Instead, people can reliably sense when a change has occurred, even when they could not see exactly what had changed; for example, a person might notice a general change in someone's appearance but not be able to identify that the person had had a haircut.
It's not ESP, the researchers said, but rather -- as proven in their scientific study -- that people can reliably sense changes that they cannot visually identify.
"There is a common belief that observers can experience changes directly with their mind, without needing to rely on the traditional physical senses such as vision, hearing, taste, smell and touch to identify it," Piers Howe from the Melbourne School of Psychological Sciences said. "This alleged ability is sometimes referred to as a sixth sense or ESP."
"We were able to show that while observers could reliably sense changes that they could not visually identify, this ability was not due to extrasensory perception or a sixth sense," he said.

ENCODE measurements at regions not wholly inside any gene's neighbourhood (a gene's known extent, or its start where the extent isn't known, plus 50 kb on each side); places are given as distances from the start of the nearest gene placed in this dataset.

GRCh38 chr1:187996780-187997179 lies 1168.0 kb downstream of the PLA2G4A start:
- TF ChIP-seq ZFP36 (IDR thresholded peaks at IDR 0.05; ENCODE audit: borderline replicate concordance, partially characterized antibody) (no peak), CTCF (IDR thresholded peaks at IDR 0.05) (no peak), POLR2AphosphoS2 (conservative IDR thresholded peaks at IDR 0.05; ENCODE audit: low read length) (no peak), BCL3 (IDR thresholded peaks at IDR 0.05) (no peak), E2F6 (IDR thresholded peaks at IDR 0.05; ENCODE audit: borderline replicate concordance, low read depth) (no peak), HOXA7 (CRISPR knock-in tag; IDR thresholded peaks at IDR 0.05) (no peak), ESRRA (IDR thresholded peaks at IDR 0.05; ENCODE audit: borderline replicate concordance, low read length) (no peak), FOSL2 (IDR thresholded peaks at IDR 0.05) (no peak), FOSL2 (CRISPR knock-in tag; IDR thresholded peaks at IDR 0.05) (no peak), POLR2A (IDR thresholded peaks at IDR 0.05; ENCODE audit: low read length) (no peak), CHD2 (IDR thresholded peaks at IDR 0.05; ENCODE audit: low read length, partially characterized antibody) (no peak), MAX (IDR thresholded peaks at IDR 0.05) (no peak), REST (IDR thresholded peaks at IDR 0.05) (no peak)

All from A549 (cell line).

In the study, participants were presented with pairs of color photographs, both of the same female, but in some cases her appearance -- her hairstyle, for example -- would be different in the two photographs.
Results showed the participants could generally detect when a change had occurred even when they could not identify exactly what had changed, the researchers said.
They might "feel" or "sense" that a change had occurred without being able to visually identify it, the researchers said, but that could be explained without invoking an extrasensory mechanism.